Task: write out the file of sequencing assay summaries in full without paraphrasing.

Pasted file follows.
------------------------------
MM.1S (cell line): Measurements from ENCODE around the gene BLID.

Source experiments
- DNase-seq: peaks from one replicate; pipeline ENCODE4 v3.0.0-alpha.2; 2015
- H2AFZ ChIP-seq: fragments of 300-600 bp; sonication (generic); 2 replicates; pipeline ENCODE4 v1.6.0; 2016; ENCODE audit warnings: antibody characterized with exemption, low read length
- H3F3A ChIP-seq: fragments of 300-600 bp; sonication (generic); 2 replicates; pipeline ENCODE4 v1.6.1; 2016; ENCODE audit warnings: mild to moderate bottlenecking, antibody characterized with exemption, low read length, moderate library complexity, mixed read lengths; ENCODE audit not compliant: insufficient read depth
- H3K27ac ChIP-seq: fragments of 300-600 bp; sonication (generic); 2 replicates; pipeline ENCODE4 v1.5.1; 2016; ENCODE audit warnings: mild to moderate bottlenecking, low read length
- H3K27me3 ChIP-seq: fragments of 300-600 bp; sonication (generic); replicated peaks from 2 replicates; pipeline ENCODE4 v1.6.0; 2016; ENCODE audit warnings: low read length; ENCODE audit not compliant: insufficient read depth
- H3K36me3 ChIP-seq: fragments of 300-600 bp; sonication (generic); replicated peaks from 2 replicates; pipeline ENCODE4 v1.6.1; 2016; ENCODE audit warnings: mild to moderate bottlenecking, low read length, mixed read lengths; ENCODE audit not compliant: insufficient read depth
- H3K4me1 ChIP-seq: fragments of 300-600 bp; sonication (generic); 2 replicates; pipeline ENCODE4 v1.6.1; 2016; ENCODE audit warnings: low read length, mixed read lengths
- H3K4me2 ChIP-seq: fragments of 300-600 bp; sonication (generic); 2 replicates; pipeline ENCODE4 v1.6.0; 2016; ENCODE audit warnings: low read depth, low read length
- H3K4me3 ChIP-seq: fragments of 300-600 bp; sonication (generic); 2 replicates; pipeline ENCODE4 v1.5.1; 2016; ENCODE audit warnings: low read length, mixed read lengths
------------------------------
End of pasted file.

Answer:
MM.1S (cell line): Measurements from ENCODE around the gene BLID.

Source experiments
- DNase-seq: peaks from one replicate; pipeline ENCODE4 v3.0.0-alpha.2; 2015
- H2AFZ ChIP-seq: fragments of 300-600 bp; sonication (generic); 2 replicates; pipeline ENCODE4 v1.6.0; 2016; ENCODE audit warnings: antibody characterized with exemption, low read length
- H3F3A ChIP-seq: fragments of 300-600 bp; sonication (generic); 2 replicates; pipeline ENCODE4 v1.6.1; 2016; ENCODE audit warnings: mild to moderate bottlenecking, antibody characterized with exemption, low read length, moderate library complexity, mixed read lengths; ENCODE audit not compliant: insufficient read depth
- H3K27ac ChIP-seq: fragments of 300-600 bp; sonication (generic); 2 replicates; pipeline ENCODE4 v1.5.1; 2016; ENCODE audit warnings: mild to moderate bottlenecking, low read length
- H3K27me3 ChIP-seq: fragments of 300-600 bp; sonication (generic); replicated peaks from 2 replicates; pipeline ENCODE4 v1.6.0; 2016; ENCODE audit warnings: low read length; ENCODE audit not compliant: insufficient read depth
- H3K36me3 ChIP-seq: fragments of 300-600 bp; sonication (generic); replicated peaks from 2 replicates; pipeline ENCODE4 v1.6.1; 2016; ENCODE audit warnings: mild to moderate bottlenecking, low read length, mixed read lengths; ENCODE audit not compliant: insufficient read depth
- H3K4me1 ChIP-seq: fragments of 300-600 bp; sonication (generic); 2 replicates; pipeline ENCODE4 v1.6.1; 2016; ENCODE audit warnings: low read length, mixed read lengths
- H3K4me2 ChIP-seq: fragments of 300-600 bp; sonication (generic); 2 replicates; pipeline ENCODE4 v1.6.0; 2016; ENCODE audit warnings: low read depth, low read length
- H3K4me3 ChIP-seq: fragments of 300-600 bp; sonication (generic); 2 replicates; pipeline ENCODE4 v1.5.1; 2016; ENCODE audit warnings: low read length, mixed read lengths